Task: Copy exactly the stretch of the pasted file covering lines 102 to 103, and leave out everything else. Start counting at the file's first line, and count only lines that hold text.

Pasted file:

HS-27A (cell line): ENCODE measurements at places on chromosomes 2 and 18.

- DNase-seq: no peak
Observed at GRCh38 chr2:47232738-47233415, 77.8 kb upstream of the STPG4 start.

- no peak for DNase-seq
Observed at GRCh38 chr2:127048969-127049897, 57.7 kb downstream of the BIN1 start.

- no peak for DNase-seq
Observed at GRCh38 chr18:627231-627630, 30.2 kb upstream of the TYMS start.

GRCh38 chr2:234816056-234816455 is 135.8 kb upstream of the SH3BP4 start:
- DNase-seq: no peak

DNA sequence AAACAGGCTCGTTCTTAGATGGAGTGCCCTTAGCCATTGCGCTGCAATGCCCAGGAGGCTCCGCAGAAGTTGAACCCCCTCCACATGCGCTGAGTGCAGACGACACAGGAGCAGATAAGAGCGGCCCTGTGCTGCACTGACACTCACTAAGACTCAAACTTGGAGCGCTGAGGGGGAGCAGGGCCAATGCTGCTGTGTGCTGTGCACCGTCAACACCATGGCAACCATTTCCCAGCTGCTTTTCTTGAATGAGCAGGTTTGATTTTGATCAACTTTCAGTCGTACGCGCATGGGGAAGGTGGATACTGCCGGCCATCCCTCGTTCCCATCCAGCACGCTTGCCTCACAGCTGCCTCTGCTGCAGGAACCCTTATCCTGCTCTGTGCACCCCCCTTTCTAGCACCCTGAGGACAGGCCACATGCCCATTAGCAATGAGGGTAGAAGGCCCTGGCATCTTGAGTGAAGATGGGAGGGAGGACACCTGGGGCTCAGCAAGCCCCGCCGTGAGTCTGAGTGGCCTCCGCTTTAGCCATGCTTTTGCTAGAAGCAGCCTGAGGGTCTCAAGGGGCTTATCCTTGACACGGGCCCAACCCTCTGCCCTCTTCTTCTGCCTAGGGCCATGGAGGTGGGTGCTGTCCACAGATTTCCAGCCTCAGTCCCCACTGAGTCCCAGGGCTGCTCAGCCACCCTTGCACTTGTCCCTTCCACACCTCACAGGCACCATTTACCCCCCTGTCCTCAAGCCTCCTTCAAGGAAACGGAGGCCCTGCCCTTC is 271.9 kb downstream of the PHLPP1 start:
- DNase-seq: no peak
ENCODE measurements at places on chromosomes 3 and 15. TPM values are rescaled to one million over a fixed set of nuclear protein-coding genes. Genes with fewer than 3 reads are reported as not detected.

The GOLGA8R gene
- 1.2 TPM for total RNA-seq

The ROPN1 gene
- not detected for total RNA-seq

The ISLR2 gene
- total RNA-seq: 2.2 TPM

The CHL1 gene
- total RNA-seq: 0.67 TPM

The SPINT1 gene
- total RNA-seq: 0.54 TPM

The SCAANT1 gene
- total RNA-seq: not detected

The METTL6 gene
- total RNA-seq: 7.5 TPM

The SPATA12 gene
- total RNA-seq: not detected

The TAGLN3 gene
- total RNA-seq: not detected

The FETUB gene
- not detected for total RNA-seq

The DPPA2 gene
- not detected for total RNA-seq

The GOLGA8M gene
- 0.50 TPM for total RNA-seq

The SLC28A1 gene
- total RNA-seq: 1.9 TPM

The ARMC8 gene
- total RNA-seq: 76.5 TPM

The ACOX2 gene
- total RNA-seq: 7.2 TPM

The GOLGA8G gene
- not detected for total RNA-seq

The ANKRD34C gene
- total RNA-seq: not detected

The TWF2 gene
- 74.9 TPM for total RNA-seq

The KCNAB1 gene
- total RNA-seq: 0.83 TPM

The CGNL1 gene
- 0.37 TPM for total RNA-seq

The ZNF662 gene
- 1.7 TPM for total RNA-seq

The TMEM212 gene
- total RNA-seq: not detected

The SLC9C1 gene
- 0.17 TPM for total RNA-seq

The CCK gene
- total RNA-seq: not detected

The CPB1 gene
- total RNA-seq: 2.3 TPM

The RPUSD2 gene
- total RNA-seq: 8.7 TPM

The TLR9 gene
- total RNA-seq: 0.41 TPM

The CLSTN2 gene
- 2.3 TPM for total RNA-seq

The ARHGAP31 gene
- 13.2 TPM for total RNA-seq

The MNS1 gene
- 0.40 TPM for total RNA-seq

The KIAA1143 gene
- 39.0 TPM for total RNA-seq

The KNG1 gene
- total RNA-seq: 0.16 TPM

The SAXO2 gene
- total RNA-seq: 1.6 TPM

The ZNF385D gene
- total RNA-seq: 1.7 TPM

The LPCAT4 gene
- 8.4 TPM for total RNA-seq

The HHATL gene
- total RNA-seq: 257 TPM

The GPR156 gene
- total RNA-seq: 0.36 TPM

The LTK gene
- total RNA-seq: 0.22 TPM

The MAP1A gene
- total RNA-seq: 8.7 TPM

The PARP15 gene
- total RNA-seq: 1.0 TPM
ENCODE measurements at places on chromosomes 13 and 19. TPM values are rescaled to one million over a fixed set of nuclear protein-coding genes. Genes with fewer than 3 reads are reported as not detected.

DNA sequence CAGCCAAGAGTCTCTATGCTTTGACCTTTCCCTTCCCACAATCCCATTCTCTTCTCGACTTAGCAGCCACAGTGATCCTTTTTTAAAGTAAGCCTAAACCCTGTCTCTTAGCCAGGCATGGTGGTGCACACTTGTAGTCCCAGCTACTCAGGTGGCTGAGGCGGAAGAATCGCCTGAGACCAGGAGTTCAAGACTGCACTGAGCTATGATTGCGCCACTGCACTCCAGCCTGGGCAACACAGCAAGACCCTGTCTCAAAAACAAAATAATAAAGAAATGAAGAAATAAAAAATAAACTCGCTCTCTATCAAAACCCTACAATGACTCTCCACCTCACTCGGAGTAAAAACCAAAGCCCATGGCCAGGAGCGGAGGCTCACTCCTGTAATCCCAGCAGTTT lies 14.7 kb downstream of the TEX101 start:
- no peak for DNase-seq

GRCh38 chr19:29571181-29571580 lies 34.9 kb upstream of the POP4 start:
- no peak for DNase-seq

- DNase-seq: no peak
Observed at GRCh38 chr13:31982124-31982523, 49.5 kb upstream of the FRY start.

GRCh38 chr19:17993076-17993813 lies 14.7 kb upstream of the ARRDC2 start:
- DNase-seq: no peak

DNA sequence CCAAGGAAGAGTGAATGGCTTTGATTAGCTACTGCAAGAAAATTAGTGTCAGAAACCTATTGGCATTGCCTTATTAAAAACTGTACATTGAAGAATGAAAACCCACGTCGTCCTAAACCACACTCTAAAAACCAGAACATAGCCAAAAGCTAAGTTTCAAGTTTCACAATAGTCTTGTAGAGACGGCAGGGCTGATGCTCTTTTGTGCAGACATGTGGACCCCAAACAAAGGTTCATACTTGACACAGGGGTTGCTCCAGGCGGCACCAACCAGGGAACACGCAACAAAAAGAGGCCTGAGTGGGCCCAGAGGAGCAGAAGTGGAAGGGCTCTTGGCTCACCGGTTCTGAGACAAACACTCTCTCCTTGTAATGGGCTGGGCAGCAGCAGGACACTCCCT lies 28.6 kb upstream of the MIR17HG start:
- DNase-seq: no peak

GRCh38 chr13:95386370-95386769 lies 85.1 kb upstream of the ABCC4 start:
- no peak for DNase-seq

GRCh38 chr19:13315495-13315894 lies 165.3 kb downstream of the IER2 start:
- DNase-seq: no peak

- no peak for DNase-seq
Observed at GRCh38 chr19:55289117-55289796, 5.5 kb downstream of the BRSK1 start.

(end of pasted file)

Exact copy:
DNA sequence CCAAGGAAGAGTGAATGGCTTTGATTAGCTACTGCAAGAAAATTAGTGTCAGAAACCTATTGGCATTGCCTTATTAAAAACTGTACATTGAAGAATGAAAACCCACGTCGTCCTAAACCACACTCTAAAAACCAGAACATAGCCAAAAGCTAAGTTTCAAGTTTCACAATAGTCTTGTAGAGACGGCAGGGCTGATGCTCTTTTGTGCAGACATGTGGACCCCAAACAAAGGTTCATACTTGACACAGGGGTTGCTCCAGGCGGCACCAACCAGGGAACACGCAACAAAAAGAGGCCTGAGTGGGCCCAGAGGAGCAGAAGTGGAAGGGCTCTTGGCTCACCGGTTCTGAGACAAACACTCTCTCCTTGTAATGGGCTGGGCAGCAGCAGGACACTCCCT lies 28.6 kb upstream of the MIR17HG start:
- DNase-seq: no peak